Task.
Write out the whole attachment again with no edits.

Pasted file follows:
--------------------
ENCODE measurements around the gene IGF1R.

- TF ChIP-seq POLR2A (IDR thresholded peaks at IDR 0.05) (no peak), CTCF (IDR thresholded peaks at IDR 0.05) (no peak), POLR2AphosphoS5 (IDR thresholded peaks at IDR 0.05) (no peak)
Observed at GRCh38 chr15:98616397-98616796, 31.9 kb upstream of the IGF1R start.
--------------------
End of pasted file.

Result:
ENCODE measurements around the gene IGF1R.

- TF ChIP-seq POLR2A (IDR thresholded peaks at IDR 0.05) (no peak), CTCF (IDR thresholded peaks at IDR 0.05) (no peak), POLR2AphosphoS5 (IDR thresholded peaks at IDR 0.05) (no peak)
Observed at GRCh38 chr15:98616397-98616796, 31.9 kb upstream of the IGF1R start.